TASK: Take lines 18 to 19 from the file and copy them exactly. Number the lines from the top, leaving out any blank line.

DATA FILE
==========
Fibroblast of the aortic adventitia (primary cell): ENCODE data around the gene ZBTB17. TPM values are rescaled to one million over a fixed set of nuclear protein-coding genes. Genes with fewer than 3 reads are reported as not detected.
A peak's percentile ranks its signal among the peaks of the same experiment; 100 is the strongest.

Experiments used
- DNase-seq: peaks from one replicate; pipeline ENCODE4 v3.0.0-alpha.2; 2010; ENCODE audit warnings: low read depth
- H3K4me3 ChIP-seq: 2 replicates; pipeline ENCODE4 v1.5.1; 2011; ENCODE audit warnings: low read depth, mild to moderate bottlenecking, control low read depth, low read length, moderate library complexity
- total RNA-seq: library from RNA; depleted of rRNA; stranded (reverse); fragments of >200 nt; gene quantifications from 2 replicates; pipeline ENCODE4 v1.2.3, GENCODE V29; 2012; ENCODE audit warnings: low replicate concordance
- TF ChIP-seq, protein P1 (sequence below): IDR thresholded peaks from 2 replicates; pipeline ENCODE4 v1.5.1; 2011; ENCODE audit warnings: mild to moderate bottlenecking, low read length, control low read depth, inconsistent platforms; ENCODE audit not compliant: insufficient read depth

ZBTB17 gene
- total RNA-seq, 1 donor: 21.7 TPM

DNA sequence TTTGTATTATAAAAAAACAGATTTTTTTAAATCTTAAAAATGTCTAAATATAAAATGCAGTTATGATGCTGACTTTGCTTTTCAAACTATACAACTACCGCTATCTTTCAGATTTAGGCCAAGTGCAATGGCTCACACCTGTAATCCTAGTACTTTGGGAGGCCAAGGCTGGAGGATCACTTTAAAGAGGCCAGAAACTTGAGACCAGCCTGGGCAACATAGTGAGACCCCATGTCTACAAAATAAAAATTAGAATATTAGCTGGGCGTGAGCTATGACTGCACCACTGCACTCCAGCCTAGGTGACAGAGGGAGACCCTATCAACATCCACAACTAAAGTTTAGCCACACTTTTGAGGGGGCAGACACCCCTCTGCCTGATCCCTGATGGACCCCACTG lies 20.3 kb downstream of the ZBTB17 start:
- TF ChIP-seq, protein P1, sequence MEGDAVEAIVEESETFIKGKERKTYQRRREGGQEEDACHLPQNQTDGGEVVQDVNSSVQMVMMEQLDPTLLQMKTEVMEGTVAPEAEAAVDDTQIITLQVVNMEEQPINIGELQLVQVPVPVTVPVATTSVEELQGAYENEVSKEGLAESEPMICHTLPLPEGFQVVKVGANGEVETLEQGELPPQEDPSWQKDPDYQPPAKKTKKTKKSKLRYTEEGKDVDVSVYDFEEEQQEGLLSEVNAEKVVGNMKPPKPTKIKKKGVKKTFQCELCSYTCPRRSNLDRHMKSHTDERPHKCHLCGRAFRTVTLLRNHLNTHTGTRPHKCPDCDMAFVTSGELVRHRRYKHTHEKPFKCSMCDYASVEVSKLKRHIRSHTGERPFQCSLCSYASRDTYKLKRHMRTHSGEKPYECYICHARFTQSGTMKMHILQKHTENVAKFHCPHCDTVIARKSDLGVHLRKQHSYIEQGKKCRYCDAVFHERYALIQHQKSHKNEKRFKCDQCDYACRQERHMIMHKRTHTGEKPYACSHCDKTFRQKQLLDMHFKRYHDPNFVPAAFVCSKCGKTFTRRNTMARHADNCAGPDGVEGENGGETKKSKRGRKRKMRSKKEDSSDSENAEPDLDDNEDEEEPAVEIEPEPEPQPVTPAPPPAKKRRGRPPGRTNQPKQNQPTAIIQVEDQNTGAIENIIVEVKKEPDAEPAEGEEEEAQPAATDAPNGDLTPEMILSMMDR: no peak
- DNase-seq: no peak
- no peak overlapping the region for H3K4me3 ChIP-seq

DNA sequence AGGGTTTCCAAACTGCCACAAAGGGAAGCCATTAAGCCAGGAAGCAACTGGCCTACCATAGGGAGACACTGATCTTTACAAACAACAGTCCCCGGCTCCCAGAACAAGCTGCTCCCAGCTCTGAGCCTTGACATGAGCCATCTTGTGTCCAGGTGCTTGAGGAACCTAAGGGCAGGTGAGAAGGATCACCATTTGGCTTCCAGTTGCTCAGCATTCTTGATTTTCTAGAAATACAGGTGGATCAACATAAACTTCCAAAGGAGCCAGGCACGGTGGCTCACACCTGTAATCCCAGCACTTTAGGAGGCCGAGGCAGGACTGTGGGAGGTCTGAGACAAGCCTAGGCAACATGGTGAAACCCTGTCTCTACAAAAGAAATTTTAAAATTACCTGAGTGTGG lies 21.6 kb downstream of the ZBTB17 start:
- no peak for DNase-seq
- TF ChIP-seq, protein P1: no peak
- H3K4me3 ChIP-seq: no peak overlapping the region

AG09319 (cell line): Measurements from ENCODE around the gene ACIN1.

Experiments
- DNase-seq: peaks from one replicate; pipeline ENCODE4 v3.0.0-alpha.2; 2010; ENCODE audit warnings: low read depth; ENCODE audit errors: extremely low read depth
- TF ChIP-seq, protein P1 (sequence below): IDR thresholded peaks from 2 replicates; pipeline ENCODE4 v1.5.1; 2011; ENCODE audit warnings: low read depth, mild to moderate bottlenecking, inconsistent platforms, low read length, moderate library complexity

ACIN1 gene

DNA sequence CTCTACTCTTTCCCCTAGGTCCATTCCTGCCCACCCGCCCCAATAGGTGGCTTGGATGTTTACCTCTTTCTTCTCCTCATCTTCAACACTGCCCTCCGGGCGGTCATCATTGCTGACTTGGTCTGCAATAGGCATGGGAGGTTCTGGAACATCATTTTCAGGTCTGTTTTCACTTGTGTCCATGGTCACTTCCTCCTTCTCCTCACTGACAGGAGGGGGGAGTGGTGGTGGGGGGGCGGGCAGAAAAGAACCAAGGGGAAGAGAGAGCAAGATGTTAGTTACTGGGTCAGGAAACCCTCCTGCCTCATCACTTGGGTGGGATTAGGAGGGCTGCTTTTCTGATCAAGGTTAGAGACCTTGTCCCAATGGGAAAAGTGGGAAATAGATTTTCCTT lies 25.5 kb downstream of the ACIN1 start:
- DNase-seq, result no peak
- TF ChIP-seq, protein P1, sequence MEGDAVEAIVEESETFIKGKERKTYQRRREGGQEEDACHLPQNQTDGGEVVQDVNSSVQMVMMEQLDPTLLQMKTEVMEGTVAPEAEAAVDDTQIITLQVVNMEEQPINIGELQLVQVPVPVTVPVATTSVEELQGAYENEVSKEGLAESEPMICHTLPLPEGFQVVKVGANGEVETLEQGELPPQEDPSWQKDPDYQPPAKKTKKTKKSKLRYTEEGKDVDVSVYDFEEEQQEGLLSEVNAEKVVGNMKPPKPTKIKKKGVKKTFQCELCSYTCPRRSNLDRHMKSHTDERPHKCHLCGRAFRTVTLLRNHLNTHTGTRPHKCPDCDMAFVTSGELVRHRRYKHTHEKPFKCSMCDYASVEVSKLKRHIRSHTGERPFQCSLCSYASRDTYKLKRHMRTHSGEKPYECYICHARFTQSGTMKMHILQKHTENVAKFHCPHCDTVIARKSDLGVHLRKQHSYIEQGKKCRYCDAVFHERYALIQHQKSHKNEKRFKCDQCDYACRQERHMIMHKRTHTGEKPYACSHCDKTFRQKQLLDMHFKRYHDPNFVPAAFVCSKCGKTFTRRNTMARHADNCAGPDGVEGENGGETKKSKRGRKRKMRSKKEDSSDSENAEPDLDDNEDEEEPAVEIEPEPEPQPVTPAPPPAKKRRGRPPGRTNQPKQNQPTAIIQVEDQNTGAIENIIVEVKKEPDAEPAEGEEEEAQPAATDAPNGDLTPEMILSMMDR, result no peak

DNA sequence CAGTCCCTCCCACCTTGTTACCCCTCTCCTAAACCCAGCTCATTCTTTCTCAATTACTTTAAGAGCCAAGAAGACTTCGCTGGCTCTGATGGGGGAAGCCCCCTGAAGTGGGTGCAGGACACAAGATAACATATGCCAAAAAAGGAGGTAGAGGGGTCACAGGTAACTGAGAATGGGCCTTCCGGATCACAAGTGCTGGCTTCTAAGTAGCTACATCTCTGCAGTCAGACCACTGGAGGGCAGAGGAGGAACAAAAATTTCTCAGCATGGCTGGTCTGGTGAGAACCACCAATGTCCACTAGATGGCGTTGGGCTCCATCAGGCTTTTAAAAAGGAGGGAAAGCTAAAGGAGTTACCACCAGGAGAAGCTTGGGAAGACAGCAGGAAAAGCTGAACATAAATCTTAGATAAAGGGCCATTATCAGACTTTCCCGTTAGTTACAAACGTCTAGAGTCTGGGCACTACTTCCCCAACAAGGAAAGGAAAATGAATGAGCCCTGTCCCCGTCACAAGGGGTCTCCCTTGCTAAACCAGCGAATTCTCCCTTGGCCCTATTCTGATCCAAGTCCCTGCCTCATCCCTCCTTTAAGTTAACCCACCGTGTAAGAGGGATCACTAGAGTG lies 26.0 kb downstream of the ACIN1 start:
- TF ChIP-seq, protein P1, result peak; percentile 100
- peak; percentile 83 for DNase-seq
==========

AG09319 (cell line): Measurements from ENCODE around the gene ACIN1.

Experiments